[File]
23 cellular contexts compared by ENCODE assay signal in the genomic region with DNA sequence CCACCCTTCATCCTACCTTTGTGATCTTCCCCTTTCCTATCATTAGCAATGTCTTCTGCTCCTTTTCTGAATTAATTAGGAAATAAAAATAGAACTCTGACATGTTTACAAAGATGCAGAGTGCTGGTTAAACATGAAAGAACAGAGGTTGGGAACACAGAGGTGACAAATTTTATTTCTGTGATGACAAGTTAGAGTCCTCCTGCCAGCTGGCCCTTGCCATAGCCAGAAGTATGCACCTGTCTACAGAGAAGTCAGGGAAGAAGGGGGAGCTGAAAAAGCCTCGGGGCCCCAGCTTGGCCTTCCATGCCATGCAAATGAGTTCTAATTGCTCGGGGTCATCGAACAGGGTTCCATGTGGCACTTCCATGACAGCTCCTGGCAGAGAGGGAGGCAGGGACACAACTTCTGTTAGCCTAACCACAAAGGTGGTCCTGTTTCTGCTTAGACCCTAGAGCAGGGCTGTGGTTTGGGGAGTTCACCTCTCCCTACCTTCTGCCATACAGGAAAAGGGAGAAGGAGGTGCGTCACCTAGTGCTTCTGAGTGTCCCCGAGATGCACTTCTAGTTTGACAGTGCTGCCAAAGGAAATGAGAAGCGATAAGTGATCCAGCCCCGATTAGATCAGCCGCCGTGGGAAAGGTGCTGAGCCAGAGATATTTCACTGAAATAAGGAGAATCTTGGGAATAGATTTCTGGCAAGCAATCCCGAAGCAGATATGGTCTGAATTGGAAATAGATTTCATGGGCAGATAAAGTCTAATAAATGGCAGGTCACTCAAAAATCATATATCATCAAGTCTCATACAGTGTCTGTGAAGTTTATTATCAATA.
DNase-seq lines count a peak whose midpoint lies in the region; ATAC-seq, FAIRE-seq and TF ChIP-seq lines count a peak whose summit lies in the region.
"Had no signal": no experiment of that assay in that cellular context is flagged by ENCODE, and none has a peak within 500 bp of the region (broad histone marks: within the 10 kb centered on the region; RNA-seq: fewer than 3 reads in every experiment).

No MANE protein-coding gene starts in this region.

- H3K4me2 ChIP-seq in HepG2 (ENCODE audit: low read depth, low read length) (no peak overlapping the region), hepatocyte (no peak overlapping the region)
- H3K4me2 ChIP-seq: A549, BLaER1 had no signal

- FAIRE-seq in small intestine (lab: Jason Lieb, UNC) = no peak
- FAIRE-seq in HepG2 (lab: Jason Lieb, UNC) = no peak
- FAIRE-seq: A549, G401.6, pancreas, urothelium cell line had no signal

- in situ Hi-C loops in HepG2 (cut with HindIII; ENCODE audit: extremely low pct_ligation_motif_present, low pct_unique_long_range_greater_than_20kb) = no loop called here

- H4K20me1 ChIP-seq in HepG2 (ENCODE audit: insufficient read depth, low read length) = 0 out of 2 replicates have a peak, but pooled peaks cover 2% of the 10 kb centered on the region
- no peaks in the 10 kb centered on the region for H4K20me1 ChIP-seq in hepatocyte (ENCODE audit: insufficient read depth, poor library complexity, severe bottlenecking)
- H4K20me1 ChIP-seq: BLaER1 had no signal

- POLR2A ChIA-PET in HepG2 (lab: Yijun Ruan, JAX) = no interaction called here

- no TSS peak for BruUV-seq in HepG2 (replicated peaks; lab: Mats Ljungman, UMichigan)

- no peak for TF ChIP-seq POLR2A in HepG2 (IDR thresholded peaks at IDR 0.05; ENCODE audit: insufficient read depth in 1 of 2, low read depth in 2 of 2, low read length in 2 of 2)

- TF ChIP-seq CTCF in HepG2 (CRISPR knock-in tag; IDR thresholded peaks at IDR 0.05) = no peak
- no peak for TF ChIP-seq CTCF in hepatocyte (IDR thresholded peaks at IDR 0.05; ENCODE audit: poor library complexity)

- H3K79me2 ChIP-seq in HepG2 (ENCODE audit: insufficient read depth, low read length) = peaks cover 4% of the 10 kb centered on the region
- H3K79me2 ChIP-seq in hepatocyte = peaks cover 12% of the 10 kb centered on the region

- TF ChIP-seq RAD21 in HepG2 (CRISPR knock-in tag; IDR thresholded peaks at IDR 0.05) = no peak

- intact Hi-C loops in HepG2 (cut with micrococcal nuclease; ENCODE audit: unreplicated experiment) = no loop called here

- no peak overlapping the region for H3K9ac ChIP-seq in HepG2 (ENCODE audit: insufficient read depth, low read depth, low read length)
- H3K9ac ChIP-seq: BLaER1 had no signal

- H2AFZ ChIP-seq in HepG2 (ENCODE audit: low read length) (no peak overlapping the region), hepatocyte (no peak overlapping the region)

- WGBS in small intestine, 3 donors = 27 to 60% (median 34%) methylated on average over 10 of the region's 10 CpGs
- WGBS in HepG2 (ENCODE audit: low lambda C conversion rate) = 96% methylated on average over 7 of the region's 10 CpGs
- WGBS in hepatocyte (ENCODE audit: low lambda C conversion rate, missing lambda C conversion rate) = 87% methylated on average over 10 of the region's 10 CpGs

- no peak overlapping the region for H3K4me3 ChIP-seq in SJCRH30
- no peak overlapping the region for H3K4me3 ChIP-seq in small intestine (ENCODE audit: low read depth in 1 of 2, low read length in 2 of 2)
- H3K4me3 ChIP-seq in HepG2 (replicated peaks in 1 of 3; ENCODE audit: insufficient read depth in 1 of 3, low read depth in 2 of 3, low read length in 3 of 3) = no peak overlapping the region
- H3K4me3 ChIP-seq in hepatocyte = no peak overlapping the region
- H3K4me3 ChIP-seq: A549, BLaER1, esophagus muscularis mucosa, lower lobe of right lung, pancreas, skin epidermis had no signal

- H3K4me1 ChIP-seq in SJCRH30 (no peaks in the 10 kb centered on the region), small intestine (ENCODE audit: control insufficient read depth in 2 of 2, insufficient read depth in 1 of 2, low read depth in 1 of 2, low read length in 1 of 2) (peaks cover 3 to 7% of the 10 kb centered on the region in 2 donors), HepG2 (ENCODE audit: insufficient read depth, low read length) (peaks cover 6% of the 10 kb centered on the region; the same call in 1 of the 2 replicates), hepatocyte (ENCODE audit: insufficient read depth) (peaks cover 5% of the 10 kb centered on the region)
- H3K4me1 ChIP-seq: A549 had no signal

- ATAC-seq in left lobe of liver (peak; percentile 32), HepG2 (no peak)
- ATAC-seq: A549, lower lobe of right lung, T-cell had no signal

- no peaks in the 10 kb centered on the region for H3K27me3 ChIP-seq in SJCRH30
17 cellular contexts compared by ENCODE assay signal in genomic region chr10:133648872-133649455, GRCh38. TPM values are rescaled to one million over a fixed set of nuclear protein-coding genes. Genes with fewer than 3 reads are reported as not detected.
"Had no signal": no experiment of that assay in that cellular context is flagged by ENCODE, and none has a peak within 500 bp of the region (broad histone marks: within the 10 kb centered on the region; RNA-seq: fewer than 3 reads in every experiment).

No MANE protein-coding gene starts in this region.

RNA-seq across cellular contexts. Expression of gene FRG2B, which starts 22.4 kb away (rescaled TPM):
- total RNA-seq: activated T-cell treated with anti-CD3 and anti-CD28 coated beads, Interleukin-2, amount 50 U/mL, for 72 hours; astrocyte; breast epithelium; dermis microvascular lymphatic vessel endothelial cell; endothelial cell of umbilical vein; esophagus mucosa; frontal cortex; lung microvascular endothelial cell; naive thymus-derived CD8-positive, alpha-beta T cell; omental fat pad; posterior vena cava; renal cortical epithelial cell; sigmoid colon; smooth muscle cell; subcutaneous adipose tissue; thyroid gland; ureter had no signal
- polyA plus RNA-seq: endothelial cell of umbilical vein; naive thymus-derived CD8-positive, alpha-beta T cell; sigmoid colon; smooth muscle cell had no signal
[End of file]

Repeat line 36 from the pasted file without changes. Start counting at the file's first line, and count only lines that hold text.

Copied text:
- ATAC-seq in left lobe of liver (peak; percentile 32), HepG2 (no peak)